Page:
Today I feel a deep pride and happiness that a poem that has taken 15 years to complete has been published in one of my favorite poetry journals–The Whirlwind Review. This journal has a focus poetry following a spiritual path, and the current issue has a theme of journeying. That made it a perfect place to submit this poem, Drifting Along. My deepest thanks goes to editor, Jill Jepson, herself a writer I greatly admire.
New Zealand is a land far away from my own, but it is a spiritual homeland of sorts. After visiting there in July 2000, a twenty-five year silence in my writing of poetry ended after a spiritual experience I had on South Island. The beauty of the country and the kindness and friendliness of the people made this a trip I will never forget.
The link to the poem: http://www.writingthewhirlwind.net/Kendall.html
Audio: If you care to listen to me read this poem (and I hope you will–this is one of my most favorite poems), click on the link below. Give it a few seconds to load.
. Visiting Waitomo Caves, New Zealand
There are moments when I wonder if one day
I will drift too far, too deep into my mind,
a world where fragmented thoughts,
memories and feelings might be lost forever.
The last trip.
A one-way ticket.
Traveling halfway around the world, we are
in New Zealand, the land of Aotearoa,
‘the land of the long white cloud.’ Driving
south, we arrive in the Maori heartland.
From Rotorua with its dizzying sulfuric scent,
we hike past brilliant springs, steaming lakes
and hot, bubbling mud pools where it seems
as if the underworld might hover just below
the surface of this ancient thermal valley.
One morning we go to see Pōhutu Geyser.
After a while, I wander from the path only to be
unexpectedly splashed by a small spurt of water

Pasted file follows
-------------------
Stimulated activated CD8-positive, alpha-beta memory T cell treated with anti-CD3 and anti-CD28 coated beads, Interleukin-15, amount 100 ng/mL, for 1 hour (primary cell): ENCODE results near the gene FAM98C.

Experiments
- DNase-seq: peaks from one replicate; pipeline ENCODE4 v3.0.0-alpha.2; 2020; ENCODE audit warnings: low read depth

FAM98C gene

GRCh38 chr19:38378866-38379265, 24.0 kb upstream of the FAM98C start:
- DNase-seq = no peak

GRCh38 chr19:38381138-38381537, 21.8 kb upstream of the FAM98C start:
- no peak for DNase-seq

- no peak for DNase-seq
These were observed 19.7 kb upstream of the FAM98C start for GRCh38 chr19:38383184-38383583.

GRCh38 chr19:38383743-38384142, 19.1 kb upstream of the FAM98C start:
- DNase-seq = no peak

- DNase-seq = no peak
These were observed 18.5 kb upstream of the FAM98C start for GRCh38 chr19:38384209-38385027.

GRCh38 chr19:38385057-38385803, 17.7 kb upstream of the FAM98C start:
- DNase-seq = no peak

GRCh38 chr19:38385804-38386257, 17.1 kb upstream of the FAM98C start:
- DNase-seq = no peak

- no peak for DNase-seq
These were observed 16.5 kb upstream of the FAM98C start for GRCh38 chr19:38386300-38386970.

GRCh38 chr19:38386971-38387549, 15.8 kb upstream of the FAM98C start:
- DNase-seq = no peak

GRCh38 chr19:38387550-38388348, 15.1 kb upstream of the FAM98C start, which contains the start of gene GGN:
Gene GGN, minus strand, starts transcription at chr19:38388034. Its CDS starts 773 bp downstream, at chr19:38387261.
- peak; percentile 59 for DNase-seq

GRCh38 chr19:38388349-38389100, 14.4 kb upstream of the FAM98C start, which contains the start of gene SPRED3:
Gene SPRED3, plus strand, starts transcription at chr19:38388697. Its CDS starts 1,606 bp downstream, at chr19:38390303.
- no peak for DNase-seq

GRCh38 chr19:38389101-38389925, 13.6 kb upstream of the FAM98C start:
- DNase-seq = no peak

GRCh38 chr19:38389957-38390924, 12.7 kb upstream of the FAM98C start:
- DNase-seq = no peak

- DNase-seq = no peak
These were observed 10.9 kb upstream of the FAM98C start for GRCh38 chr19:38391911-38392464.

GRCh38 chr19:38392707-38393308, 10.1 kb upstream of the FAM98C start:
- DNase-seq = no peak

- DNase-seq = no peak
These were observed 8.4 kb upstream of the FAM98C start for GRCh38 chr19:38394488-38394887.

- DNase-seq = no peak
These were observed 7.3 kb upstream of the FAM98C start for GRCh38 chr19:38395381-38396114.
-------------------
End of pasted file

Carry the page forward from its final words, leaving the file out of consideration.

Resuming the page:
that was invisible until I came too close.
The Maori guide tells me that I’ve been blessed
by the spirits. Brushing off the still warm spray
of water, I hope she is right. I want to believe.
Driving through this world of rolling green
volcanic hills, we finally reach the Waitomo Caves.
As we wait for our boat, I feel a pulse in the land—
I know we are standing on sacred ground.
With our inner clocks all timed out, we begin
the dark journey into the heart of the cavern
Skimming silently through the still waters,
the young boatman leads us far into the blackness
of a cave that tunnels in so far, we lose all light
and sense of where we are. Our eyes now adjust
to this obsidian underworld, and it seems that
we have begun to cross into unending nighttime.
Everyone in the boat is silent. To be this close
to the infinite expanse of darkness,
to transcend time and self—this is a place
for stillness…and so it is.
With only the lapping of water against the boards,
the boat slips along. Although we came here
knowing what was hidden in this hollow, no one
is prepared for the full beauty of what is there.
I look up and see endless strings of glowworms—
glowworms hanging so high up, they become
numberless strands of summer stars—pale green fires
in these underground heavens whose ghostly translucence
leaves me feeling as if I am asleep somewhere,
not wanting to wake up from this ethereal place
in which I float between two worlds.
The boat glides quietly in the gentle sway of water,
and it is then that I begin to fear we have drifted too far.
I can remember no way back.
No trail of crumbs.
My thanks to the New Zealand Tourist Bureau for the magnificent pictures shown above.